The saving grace of that season was the one team that I was supposed to hate. You see in my youth, I rode with the Indiana Pacers. Of course, that meant I was not a fan of those dastardly New York Knickerbockers. I hated them to no end.
What we didn't realize was that the 1998-99 Knicks would be the last time the Knicks would be worth a damn, provide a creation of The Theory, the passing of a torch, and a Cinderella run that has yet to be matched by any team before or after.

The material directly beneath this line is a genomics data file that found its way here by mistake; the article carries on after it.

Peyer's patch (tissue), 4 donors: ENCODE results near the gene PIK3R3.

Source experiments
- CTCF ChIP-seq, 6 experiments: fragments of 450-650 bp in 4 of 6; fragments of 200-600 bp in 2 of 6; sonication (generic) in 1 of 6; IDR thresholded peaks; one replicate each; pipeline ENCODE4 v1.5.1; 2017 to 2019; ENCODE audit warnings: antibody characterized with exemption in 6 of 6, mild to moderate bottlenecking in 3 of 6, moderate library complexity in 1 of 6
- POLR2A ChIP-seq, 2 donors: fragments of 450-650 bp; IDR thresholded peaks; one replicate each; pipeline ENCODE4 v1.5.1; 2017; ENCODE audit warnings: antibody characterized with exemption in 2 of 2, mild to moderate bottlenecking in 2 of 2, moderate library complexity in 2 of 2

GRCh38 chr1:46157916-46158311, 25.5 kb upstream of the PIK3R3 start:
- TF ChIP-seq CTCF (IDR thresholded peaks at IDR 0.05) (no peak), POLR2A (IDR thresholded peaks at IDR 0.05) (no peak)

During the glory days of the Knicks in the mid-90's, the only player I really loved on the Knicks was John Starks, so when I heard that they traded Starks in a package to the Golden State Warriors for Latrell Sprewell (Golden State voided Spree's contract after choking out P. J. Carlesimo during the previous season) I was happy twofold. Glad to get Starks off the Knicks, but I was also a fan of Sprewell and getting him out of Siberia seemed like a great move. Plus, the Knicks had decided to part ways with Charles Oakley in a trade for Marcus Camby. Along with some crafty drafting and free agent acquisitions from previous years, this team looked very different. There was one constant though, the man who held down the middle in New York since '85, one Patrick Aloysius Ewing Sr.